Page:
Adam Bien's Weblog
Stress vs. Load Testing
The difference between Stress and Load Testing is already clearly defined by wikipedia.Wikipedia refers to Stress Tests even as Torture Tests:
Stress testing (sometimes called torture testing) is a form of deliberately intense or thorough testing used to determine the stability of a given system or entity. It involves testing beyond normal operational capacity, often to a breaking point, in order to observe the results.
Load Tests are more formal and usually predefined by the client / domain experts:
Load testing is the process of putting demand on a system or device and measuring its response. Load testing is performed to determine a system’s behavior under both normal and anticipated peak load conditions. It helps to identify the maximum operating capacity of an application as well as any bottlenecks and determine which element is causing degradation. When the load placed on the system is raised beyond normal usage patterns, in order to test the system's response at unusually high or peak loads, it is known as stress testing. The load is usually so great that error conditions are the expected result, although no clear boundary exists when an activity ceases to be a load test and becomes a stress test.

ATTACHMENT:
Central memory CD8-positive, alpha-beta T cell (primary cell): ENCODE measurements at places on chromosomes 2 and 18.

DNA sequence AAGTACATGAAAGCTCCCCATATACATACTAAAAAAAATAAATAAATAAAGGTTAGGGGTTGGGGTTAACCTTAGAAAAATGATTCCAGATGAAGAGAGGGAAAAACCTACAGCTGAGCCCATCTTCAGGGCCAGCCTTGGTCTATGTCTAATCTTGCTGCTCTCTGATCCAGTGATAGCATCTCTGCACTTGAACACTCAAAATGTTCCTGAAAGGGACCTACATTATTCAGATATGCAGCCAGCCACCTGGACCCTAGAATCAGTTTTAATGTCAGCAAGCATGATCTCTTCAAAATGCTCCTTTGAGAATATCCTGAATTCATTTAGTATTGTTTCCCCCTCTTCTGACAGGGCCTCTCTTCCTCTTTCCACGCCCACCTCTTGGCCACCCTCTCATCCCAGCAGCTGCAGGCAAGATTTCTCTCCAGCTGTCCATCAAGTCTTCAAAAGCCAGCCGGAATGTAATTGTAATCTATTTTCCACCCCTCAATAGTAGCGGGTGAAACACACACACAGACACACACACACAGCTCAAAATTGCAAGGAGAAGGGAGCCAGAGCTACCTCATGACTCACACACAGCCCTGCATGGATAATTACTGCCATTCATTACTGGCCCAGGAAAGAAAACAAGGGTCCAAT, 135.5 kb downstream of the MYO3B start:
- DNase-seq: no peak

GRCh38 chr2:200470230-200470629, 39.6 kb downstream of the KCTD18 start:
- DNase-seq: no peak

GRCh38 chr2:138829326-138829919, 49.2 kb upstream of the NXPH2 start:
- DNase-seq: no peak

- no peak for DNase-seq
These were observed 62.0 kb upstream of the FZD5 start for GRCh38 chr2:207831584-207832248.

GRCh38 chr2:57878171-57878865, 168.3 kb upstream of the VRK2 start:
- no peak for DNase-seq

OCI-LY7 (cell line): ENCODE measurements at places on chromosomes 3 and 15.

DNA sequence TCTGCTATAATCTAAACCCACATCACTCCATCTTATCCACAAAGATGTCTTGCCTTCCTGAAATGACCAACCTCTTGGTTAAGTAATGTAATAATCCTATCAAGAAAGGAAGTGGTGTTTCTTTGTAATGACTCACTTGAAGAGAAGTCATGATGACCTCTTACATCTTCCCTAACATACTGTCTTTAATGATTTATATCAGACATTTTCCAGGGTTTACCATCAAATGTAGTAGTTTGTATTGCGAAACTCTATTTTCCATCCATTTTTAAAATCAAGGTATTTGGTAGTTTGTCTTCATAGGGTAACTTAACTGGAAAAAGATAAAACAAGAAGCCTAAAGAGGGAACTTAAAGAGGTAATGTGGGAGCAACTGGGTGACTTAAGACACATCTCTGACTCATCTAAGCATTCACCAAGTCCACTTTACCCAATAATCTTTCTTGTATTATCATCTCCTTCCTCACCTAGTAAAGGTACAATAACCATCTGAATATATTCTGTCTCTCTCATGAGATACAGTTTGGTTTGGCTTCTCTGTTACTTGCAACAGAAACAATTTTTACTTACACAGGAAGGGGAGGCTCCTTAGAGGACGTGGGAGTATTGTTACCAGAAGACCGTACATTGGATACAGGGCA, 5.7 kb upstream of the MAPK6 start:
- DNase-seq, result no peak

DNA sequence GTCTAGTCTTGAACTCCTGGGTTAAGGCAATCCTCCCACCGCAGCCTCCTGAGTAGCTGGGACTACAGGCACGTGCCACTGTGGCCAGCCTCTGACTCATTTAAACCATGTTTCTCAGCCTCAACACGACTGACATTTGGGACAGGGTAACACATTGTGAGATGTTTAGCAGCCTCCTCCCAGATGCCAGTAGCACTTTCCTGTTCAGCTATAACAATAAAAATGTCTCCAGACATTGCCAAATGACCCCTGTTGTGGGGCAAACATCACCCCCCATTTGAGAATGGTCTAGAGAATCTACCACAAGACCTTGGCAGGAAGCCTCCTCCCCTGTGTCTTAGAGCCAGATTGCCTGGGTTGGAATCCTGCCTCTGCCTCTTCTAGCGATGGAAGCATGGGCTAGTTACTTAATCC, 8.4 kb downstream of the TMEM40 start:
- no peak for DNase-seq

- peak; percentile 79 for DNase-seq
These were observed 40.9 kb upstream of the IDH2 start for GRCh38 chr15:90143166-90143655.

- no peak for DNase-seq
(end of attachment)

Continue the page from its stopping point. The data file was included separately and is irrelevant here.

Load Tests are more realistic and therefore contain "think times" to simulate realistic user behavior. Because of "think times" and other throttling, Load Tests are far less interesting for finding concurrency bugs, dead locks or memory leaks. Every "think time" decreases concurrency and so the probability of bug identification.
I try to implement as early as only possible "torture tests". Interestingly, Stress Tests are widely ignored in enterprise projects and load tests are performed so late in the game, that the actual results don't even matter...
...stress tests could be even fun.Thanks Arturo for the idea of this post:
@AdamBien In "RealWorldJavaEEPatterns" p. 79 you say 'stress tests don't have to be realistic but to try to break the system' Elaborate pls?— Arturo Tena (@arturotena) February 15, 2014
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